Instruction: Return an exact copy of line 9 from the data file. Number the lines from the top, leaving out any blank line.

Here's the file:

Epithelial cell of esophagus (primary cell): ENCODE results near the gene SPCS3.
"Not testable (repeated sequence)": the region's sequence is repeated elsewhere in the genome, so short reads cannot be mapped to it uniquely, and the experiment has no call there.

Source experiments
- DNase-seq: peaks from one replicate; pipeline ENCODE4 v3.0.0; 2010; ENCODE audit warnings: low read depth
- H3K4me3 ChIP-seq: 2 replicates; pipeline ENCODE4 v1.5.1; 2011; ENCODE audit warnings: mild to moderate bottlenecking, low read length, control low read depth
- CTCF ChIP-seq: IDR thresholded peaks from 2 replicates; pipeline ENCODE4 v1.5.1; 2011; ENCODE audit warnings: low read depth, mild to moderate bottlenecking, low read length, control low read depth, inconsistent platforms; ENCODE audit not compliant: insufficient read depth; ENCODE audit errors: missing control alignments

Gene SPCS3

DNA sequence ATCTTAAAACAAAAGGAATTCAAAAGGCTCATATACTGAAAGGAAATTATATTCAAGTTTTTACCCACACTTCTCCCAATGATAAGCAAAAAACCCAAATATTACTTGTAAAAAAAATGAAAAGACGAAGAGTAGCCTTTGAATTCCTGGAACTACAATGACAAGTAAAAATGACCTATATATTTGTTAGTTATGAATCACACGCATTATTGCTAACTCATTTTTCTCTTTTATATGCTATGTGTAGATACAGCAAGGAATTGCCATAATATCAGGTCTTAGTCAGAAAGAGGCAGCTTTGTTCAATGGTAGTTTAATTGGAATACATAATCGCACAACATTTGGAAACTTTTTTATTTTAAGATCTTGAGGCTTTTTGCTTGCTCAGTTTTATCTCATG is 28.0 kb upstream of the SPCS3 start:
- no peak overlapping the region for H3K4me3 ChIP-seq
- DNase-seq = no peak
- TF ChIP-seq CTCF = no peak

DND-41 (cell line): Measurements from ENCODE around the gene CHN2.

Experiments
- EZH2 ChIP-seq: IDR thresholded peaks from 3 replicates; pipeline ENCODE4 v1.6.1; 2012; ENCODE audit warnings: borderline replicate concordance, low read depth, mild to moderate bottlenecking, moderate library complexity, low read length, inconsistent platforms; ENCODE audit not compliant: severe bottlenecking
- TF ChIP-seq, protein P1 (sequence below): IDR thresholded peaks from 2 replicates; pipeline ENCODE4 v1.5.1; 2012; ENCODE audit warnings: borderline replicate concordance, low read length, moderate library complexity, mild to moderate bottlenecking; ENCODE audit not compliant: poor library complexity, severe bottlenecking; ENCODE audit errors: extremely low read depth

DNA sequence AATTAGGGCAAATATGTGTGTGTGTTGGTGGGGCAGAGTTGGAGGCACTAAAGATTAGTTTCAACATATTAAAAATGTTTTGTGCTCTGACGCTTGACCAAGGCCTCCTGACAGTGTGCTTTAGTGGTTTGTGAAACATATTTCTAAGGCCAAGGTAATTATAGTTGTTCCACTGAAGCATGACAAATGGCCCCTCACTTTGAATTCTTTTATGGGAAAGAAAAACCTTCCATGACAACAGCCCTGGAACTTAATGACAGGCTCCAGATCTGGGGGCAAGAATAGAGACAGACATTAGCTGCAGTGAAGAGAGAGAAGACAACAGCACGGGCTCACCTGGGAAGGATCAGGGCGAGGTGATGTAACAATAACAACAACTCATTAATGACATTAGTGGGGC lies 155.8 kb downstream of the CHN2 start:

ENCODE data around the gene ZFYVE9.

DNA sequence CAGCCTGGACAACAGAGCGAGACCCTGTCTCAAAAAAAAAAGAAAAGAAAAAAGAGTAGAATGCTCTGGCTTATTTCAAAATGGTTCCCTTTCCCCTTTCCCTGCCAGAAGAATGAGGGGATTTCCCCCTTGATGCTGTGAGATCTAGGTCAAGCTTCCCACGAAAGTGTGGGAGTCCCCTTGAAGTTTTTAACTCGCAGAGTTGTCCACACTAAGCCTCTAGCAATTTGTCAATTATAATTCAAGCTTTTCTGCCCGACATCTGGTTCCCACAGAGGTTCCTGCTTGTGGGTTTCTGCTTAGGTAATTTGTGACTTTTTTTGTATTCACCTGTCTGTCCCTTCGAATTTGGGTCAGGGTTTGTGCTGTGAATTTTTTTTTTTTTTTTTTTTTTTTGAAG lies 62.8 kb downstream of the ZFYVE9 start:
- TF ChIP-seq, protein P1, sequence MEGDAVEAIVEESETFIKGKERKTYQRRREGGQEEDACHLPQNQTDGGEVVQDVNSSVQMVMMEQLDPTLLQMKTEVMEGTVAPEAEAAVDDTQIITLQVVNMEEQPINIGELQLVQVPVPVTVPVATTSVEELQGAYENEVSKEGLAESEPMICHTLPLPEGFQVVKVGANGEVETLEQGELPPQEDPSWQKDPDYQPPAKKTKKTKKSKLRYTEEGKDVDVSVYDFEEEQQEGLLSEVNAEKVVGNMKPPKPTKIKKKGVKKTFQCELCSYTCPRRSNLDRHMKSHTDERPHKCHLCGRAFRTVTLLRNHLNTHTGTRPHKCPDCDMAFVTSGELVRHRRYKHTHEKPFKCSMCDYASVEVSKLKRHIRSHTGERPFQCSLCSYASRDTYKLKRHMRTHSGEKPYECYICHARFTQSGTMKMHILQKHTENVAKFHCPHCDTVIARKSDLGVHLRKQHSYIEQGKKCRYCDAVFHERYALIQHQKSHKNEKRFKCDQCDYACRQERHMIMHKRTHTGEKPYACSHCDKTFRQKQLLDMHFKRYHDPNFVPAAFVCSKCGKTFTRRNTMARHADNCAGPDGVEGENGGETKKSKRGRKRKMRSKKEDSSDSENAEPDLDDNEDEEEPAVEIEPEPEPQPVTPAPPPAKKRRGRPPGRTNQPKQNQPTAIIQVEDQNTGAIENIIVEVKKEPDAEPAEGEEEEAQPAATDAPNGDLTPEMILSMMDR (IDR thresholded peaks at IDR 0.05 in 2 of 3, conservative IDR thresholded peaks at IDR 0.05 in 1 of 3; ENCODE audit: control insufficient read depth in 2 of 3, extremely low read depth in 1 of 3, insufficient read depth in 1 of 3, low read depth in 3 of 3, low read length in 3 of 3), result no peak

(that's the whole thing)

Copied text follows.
- no peak overlapping the region for H3K4me3 ChIP-seq